Brexit: a mediocre catch-22

How more surrealist can it ever get? Dining in the Red Fort in Vilvoorde, a city north of Brussels, is always a special and delicious experience.  What used to be an old Flemish pub, or “café” in Flemish, now harbors a menu is refined and extensively Indian. The food is hot, the ingredients fresh and the atmosphere somehow exotic on a cloudy day. The dark wooden walls on the other hand move you back to a Flanders that once existed fifty years ago, but is now long gone. Vilvoorde, once home to many factories, has experienced firsthand how the world has come to change. I sit down after a hard day’s work and confide a friend this is the best Indian restaurant in town. Young and old enjoy Indian food together, with a beer, of course.

Enjoying a Punjabi specialty, we discuss the upcoming referendum. My friend James, for he has British roots, hints politely at the fact that they would probably stay in the European Union. His balanced answer is in fact a reaction to my bold statement and invitation alike we should have Afternoon Tea at Claridges, but only after the referendum, for we would be able to visit England as disaster tourists.

Today, with the Pound Sterling to historic lows and the stock markets in free fall, my ironic musing back then now makes place for unbelief and disappointment.

Many young people in the UK voted Remain and were let down today by a generation who enjoyed the benefits of tighter integration and the opening up towards the world, while turning its back on the European project when economic hardship hits and war is surrounding Europe. At the same time, the economic and social suicide of this decision might give way to many of us finding ourselves unemployed, again, for we belong to a generation without the privileges given to our predecessors.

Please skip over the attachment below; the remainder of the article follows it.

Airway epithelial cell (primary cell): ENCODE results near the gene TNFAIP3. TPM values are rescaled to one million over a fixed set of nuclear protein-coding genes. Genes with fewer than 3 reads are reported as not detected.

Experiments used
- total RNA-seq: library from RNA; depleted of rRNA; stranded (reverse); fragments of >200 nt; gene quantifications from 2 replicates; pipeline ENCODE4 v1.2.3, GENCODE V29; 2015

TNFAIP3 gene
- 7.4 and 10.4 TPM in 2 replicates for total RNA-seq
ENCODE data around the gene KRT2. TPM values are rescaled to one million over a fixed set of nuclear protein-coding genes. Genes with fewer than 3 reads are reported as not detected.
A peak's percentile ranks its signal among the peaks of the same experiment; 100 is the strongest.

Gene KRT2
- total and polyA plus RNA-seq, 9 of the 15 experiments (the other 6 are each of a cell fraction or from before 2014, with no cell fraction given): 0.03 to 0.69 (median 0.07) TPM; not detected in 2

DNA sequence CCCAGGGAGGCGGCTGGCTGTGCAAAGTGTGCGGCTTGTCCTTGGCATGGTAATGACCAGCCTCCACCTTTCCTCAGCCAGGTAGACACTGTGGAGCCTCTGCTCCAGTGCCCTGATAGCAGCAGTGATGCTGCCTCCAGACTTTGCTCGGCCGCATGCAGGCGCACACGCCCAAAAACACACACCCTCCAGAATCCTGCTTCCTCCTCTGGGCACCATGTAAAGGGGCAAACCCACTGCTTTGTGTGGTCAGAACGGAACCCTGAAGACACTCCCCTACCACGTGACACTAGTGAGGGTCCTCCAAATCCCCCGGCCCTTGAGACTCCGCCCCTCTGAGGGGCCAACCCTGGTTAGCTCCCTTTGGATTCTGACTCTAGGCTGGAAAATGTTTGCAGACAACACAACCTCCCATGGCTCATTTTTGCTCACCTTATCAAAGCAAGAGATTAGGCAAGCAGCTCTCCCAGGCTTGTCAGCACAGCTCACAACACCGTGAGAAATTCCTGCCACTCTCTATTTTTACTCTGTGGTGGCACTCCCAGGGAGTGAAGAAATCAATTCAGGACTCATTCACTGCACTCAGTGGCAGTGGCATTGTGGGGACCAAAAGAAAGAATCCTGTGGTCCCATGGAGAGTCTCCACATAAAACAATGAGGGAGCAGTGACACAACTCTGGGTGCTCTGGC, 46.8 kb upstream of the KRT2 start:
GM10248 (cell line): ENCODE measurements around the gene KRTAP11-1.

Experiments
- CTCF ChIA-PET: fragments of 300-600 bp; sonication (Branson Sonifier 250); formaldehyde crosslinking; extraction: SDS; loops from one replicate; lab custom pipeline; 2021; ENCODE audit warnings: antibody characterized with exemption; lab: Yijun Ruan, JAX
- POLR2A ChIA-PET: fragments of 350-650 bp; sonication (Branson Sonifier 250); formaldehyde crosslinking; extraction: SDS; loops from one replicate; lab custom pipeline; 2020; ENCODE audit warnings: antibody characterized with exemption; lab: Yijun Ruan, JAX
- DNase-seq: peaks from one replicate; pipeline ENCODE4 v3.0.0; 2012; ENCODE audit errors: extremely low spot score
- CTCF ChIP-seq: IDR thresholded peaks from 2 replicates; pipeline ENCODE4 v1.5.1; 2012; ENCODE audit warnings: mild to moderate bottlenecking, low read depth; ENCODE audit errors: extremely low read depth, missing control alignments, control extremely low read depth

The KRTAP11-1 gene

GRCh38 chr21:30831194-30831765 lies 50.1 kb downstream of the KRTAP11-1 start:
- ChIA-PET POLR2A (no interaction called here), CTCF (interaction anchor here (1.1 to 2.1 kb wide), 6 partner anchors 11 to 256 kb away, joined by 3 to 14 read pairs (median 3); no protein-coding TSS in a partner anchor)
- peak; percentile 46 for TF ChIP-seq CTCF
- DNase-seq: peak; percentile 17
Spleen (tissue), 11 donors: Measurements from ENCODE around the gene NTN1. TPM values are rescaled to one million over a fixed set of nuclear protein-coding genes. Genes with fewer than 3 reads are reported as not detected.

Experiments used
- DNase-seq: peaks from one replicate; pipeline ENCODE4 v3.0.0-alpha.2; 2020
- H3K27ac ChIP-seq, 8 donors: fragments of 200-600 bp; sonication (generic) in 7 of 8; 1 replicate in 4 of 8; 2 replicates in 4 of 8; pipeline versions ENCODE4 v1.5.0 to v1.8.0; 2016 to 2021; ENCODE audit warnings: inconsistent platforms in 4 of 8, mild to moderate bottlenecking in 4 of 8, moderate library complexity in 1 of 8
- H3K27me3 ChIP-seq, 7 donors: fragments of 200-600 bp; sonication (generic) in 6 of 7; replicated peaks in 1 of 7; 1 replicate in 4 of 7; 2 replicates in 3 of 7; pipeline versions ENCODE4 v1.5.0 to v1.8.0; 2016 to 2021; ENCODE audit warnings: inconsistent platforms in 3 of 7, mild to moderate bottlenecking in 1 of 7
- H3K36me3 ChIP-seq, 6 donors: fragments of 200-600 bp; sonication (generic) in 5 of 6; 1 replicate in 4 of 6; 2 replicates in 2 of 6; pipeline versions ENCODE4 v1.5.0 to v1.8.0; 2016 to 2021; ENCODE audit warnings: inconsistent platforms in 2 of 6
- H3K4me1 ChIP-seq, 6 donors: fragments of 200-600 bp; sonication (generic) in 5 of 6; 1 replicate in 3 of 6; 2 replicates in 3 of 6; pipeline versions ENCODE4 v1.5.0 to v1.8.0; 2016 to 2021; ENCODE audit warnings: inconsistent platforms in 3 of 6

The events leading up to this referendum were carefully planned and orchestrated starting years back. Let nobody convince you otherwise. For decades now, the United Kingdom has refused to integrated fully in the European Union and has blocked many attempts for tighter integration or more efficient decision making. The Brexit today finally breaks the catch-22 logic the British they themselves have designed. Better decision making and being closer to the people requires tighter integration and more efficient structures and processes, thus reducing the national leverage.

I was surprised to find major newspapers and tabloids supporting the Brexit, but this really ought to be no surprise at all as they only translate the  narrow minder views of a conservative British elite. The campaign, the political murder and the atmosphere leading up to the final vote are nothing but mediocre. For the many references to Churchill, the second World War and the Commonwealth and at times the Empire, cannot hide that voters in England and Wales have failed to battle the extremism on the Isle it they fought before on the Continent. For he who claims this victory, knows he won at the expense of progress.

James, how about Afternoon Tea at Claridges somewhere in August? For it is now, a moment that might be only an mediocre anecdote in world history, we can meet the British who long for the economic and social policies of the British Empire. For it is now they can enjoy their 5 minutes of fame, after which the economics of inequality and poverty will put the citizens of England and Wales in front of a mirror that reflects the results of the policy of British leaders, not that of European politicians.

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